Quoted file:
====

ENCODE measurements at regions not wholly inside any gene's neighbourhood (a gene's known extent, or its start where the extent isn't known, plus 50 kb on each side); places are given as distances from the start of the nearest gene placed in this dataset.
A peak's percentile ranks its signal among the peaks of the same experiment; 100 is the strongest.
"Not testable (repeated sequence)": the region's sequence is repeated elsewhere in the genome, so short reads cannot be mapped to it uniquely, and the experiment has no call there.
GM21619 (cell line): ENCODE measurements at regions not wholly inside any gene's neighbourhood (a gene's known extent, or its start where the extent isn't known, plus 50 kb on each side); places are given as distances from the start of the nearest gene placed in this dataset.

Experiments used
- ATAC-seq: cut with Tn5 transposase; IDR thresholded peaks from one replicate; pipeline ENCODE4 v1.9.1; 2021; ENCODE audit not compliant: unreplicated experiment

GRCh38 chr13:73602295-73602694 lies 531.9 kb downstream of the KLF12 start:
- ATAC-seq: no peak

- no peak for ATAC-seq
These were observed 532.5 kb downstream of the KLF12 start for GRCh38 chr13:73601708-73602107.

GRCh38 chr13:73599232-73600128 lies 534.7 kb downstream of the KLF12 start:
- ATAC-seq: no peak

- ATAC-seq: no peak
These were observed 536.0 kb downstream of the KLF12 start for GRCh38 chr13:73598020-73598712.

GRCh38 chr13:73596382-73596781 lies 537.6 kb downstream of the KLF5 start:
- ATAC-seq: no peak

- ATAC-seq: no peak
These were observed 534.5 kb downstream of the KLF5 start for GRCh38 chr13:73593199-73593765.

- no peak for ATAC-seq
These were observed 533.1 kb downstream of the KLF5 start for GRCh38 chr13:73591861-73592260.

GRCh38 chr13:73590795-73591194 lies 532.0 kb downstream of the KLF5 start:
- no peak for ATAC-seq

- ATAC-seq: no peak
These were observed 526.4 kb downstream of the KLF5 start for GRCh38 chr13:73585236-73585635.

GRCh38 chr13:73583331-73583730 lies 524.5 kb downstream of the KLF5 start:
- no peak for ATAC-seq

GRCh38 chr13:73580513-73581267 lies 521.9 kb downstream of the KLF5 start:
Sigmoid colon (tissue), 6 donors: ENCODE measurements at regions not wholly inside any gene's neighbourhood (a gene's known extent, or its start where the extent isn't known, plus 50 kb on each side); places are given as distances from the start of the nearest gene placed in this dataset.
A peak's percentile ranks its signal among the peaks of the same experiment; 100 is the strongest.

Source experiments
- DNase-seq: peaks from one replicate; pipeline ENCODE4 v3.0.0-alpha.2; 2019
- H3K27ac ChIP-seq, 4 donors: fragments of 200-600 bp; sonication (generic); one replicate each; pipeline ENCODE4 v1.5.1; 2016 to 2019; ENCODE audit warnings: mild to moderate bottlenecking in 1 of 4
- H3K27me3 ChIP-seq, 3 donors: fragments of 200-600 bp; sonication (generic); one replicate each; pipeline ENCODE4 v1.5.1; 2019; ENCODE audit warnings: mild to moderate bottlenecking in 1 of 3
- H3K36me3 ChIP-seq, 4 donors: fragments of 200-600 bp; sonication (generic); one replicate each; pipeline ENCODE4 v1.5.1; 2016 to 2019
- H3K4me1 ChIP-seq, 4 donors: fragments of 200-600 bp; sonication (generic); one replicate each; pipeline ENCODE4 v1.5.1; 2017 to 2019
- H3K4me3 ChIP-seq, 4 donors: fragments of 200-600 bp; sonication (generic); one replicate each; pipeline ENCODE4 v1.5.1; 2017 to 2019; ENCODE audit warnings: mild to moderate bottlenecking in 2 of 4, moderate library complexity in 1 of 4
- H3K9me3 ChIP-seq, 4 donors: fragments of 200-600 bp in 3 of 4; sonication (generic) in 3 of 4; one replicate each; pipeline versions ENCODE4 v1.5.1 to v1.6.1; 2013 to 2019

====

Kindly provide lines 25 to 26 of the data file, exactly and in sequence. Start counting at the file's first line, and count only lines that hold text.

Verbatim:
GRCh38 chr13:73583331-73583730 lies 524.5 kb downstream of the KLF5 start:
- no peak for ATAC-seq